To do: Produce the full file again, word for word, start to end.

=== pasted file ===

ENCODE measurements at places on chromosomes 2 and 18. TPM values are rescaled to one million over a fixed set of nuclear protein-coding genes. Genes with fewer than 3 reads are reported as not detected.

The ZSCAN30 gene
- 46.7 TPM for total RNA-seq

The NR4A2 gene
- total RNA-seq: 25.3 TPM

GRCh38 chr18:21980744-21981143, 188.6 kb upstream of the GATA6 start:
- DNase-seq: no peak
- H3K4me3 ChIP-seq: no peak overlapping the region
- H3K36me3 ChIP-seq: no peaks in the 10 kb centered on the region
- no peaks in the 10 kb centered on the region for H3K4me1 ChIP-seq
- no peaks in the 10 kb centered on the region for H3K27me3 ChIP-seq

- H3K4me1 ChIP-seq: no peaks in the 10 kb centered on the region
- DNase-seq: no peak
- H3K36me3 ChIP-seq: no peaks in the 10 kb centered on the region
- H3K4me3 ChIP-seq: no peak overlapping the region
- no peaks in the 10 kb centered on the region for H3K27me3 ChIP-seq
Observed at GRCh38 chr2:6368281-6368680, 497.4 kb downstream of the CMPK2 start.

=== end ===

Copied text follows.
ENCODE measurements at places on chromosomes 2 and 18. TPM values are rescaled to one million over a fixed set of nuclear protein-coding genes. Genes with fewer than 3 reads are reported as not detected.

The ZSCAN30 gene
- 46.7 TPM for total RNA-seq

The NR4A2 gene
- total RNA-seq: 25.3 TPM

GRCh38 chr18:21980744-21981143, 188.6 kb upstream of the GATA6 start:
- DNase-seq: no peak
- H3K4me3 ChIP-seq: no peak overlapping the region
- H3K36me3 ChIP-seq: no peaks in the 10 kb centered on the region
- no peaks in the 10 kb centered on the region for H3K4me1 ChIP-seq
- no peaks in the 10 kb centered on the region for H3K27me3 ChIP-seq

- H3K4me1 ChIP-seq: no peaks in the 10 kb centered on the region
- DNase-seq: no peak
- H3K36me3 ChIP-seq: no peaks in the 10 kb centered on the region
- H3K4me3 ChIP-seq: no peak overlapping the region
- no peaks in the 10 kb centered on the region for H3K27me3 ChIP-seq
Observed at GRCh38 chr2:6368281-6368680, 497.4 kb downstream of the CMPK2 start.